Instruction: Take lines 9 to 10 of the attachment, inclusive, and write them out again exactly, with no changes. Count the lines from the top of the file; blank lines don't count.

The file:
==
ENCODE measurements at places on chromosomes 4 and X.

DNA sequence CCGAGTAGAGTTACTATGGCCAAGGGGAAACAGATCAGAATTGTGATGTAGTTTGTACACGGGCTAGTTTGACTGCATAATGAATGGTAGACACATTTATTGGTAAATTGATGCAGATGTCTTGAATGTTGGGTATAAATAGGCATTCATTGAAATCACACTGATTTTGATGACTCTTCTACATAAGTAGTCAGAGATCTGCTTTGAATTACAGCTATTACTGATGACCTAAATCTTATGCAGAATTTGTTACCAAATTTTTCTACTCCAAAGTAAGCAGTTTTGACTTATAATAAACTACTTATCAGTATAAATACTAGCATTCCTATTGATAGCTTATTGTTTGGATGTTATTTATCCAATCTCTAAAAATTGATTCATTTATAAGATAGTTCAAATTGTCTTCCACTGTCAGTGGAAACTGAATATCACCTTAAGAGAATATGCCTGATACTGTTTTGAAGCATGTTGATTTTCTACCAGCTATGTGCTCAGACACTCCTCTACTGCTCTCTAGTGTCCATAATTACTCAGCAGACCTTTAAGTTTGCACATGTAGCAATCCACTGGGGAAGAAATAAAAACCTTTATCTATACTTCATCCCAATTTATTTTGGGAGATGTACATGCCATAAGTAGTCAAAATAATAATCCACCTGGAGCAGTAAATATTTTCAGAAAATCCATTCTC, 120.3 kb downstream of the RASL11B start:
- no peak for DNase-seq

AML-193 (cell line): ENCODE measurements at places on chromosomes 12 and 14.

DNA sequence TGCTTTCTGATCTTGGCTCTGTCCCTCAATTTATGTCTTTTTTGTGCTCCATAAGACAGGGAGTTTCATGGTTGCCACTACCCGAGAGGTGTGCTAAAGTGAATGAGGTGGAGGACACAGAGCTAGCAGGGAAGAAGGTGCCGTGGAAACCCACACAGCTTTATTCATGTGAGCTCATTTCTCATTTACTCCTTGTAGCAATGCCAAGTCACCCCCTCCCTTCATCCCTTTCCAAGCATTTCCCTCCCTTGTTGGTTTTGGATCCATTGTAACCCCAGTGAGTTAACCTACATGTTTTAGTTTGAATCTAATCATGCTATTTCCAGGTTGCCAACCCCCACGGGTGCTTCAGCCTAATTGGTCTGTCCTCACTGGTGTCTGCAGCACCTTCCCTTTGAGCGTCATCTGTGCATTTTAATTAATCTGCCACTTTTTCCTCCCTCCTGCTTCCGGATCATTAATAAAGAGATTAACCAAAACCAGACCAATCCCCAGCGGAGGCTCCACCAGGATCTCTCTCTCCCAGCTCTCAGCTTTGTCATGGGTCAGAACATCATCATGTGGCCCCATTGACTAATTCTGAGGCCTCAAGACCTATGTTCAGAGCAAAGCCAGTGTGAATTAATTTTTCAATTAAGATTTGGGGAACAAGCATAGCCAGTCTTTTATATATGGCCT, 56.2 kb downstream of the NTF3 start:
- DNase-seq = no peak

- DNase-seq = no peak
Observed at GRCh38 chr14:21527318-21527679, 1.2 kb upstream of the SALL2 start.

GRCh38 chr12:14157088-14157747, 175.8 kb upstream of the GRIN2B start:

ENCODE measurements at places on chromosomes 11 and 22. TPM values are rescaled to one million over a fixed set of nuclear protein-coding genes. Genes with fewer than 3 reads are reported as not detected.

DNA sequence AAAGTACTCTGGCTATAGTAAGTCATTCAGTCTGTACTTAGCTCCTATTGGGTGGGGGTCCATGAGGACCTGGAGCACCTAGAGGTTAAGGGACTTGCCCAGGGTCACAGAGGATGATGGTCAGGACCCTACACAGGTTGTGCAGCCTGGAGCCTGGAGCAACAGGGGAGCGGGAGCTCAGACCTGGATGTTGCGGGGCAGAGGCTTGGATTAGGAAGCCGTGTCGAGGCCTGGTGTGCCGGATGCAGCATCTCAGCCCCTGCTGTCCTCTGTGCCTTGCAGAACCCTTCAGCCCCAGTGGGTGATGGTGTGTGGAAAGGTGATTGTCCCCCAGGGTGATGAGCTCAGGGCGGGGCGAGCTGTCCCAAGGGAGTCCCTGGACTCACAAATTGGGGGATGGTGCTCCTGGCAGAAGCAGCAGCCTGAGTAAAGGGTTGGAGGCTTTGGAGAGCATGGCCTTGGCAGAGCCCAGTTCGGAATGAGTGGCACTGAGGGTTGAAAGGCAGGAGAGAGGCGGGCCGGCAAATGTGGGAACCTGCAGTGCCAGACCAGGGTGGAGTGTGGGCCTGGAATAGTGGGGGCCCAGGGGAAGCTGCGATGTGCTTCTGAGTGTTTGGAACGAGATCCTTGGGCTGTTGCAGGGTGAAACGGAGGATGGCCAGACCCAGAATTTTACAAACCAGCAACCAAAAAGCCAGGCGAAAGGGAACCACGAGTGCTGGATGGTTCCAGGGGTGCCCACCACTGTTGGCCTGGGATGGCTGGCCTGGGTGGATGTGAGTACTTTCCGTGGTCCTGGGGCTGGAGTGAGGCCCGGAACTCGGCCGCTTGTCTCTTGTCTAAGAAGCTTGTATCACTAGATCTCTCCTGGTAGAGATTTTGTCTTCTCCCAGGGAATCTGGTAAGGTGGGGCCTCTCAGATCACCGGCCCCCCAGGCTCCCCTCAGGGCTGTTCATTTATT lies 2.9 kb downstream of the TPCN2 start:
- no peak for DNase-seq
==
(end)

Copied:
GRCh38 chr12:14157088-14157747, 175.8 kb upstream of the GRIN2B start:

ENCODE measurements at places on chromosomes 11 and 22. TPM values are rescaled to one million over a fixed set of nuclear protein-coding genes. Genes with fewer than 3 reads are reported as not detected.